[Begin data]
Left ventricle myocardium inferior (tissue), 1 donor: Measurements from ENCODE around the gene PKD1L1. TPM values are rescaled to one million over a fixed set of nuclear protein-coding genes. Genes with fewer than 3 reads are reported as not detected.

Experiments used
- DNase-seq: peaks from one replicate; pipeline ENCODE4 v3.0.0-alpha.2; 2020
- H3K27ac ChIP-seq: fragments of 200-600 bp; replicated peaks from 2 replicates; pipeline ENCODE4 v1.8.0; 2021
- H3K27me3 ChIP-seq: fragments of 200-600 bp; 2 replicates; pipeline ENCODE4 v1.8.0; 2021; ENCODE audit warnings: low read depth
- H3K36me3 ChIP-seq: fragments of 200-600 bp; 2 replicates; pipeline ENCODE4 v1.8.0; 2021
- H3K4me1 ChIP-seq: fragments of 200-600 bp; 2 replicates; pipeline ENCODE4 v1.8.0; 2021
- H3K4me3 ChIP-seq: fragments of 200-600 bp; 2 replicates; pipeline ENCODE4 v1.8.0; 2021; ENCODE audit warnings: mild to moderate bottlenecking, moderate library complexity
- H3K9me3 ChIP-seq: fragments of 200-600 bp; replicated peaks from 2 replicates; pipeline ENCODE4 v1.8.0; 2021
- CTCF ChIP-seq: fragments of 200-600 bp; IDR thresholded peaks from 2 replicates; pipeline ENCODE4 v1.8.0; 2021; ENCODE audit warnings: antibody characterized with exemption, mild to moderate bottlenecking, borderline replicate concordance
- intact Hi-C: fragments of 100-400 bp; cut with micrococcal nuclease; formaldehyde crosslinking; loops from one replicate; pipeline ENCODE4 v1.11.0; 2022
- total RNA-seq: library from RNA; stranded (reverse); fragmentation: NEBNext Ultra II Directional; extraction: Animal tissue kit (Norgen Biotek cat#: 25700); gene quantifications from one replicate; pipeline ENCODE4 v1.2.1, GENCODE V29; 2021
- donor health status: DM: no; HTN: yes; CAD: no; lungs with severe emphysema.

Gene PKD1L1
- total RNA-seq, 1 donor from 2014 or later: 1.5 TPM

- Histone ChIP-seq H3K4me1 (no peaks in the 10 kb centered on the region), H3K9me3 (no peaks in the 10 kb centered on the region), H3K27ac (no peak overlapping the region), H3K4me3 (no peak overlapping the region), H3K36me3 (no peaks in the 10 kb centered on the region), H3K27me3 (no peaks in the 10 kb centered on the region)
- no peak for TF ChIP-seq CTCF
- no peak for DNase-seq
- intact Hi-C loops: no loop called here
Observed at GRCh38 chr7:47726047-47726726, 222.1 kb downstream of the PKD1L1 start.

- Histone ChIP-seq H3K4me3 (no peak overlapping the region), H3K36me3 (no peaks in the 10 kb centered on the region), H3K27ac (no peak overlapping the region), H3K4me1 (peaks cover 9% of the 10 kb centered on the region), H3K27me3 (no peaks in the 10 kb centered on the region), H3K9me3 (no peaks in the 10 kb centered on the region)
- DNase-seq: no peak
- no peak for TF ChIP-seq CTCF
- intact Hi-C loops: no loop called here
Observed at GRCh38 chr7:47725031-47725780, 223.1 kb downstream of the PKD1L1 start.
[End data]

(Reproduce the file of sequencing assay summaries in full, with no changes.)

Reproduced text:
Left ventricle myocardium inferior (tissue), 1 donor: Measurements from ENCODE around the gene PKD1L1. TPM values are rescaled to one million over a fixed set of nuclear protein-coding genes. Genes with fewer than 3 reads are reported as not detected.

Experiments used
- DNase-seq: peaks from one replicate; pipeline ENCODE4 v3.0.0-alpha.2; 2020
- H3K27ac ChIP-seq: fragments of 200-600 bp; replicated peaks from 2 replicates; pipeline ENCODE4 v1.8.0; 2021
- H3K27me3 ChIP-seq: fragments of 200-600 bp; 2 replicates; pipeline ENCODE4 v1.8.0; 2021; ENCODE audit warnings: low read depth
- H3K36me3 ChIP-seq: fragments of 200-600 bp; 2 replicates; pipeline ENCODE4 v1.8.0; 2021
- H3K4me1 ChIP-seq: fragments of 200-600 bp; 2 replicates; pipeline ENCODE4 v1.8.0; 2021
- H3K4me3 ChIP-seq: fragments of 200-600 bp; 2 replicates; pipeline ENCODE4 v1.8.0; 2021; ENCODE audit warnings: mild to moderate bottlenecking, moderate library complexity
- H3K9me3 ChIP-seq: fragments of 200-600 bp; replicated peaks from 2 replicates; pipeline ENCODE4 v1.8.0; 2021
- CTCF ChIP-seq: fragments of 200-600 bp; IDR thresholded peaks from 2 replicates; pipeline ENCODE4 v1.8.0; 2021; ENCODE audit warnings: antibody characterized with exemption, mild to moderate bottlenecking, borderline replicate concordance
- intact Hi-C: fragments of 100-400 bp; cut with micrococcal nuclease; formaldehyde crosslinking; loops from one replicate; pipeline ENCODE4 v1.11.0; 2022
- total RNA-seq: library from RNA; stranded (reverse); fragmentation: NEBNext Ultra II Directional; extraction: Animal tissue kit (Norgen Biotek cat#: 25700); gene quantifications from one replicate; pipeline ENCODE4 v1.2.1, GENCODE V29; 2021
- donor health status: DM: no; HTN: yes; CAD: no; lungs with severe emphysema.

Gene PKD1L1
- total RNA-seq, 1 donor from 2014 or later: 1.5 TPM

- Histone ChIP-seq H3K4me1 (no peaks in the 10 kb centered on the region), H3K9me3 (no peaks in the 10 kb centered on the region), H3K27ac (no peak overlapping the region), H3K4me3 (no peak overlapping the region), H3K36me3 (no peaks in the 10 kb centered on the region), H3K27me3 (no peaks in the 10 kb centered on the region)
- no peak for TF ChIP-seq CTCF
- no peak for DNase-seq
- intact Hi-C loops: no loop called here
Observed at GRCh38 chr7:47726047-47726726, 222.1 kb downstream of the PKD1L1 start.

- Histone ChIP-seq H3K4me3 (no peak overlapping the region), H3K36me3 (no peaks in the 10 kb centered on the region), H3K27ac (no peak overlapping the region), H3K4me1 (peaks cover 9% of the 10 kb centered on the region), H3K27me3 (no peaks in the 10 kb centered on the region), H3K9me3 (no peaks in the 10 kb centered on the region)
- DNase-seq: no peak
- no peak for TF ChIP-seq CTCF
- intact Hi-C loops: no loop called here
Observed at GRCh38 chr7:47725031-47725780, 223.1 kb downstream of the PKD1L1 start.